Evidence for the existence of not straightforwardly redundant cross-sensory integration in infants (0 to 12 months old) and toddlers (12 to 24 months old) has begun to be gathered. Cross-sensory correspondences between features of speech sounds and visual shapes have been demonstrated as early as 4-months of age (Peña et al., 2011; Ozturk et al., 2013). Similarly to adults, infants associate specific shapes to particular linguistic sounds. Why do such associations exist? In the next section, we will focus on sound symbolism as a specific form of cross-sensory association that could be an important starting point for the development of language.
The Particular Case of Sound Symbolism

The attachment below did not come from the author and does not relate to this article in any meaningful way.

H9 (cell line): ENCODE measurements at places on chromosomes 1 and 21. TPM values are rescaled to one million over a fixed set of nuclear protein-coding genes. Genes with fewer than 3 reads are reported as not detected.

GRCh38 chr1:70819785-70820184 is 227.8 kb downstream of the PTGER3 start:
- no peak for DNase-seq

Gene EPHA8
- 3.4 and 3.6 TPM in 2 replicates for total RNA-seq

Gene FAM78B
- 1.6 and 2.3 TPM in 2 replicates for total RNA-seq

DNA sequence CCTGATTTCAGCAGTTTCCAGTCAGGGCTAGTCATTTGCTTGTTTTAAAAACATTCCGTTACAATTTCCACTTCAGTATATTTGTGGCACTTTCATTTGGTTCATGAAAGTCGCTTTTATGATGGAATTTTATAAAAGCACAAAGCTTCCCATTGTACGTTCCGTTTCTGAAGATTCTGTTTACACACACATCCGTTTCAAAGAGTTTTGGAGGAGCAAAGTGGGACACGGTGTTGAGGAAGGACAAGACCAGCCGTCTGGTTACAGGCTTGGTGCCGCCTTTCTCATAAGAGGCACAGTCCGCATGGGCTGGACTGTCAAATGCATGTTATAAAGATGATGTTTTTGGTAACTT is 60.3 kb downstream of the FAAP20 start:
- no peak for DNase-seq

One of the most amazing capacities of our species is its ability to combine symbols in order to communicate specific meanings (Deacon, 1997). This capacity underlies the emergence of all natural languages. While the phylogeny and ontogeny of this skill have been the center of interest of many researchers in the last decades, they have raised vast and as yet unresolved debates across disciplines. For example, there is no clear account of how the human mind came to support a symbolic system that is largely disconnected from direct perception in the first place. In the “Cratylus,” Plato describes Hermogenes as stating “if one substituted one name for another, the latter would be as correct as the former” to which Cratylus answers that there is “for each object a name that is its own and that belongs to it intrinsically, or by its nature.” Socrates then concludes that even if in general the link between a thing and its name is arbitrary, there are, nevertheless, some noble words whose sound reflects their meaning. Yet one of the founders of modern linguistics, De Saussure (1989), proposed that all linguistic symbols are arbitrary, in other words, that there is no natural connection between linguistic form and linguistic meaning.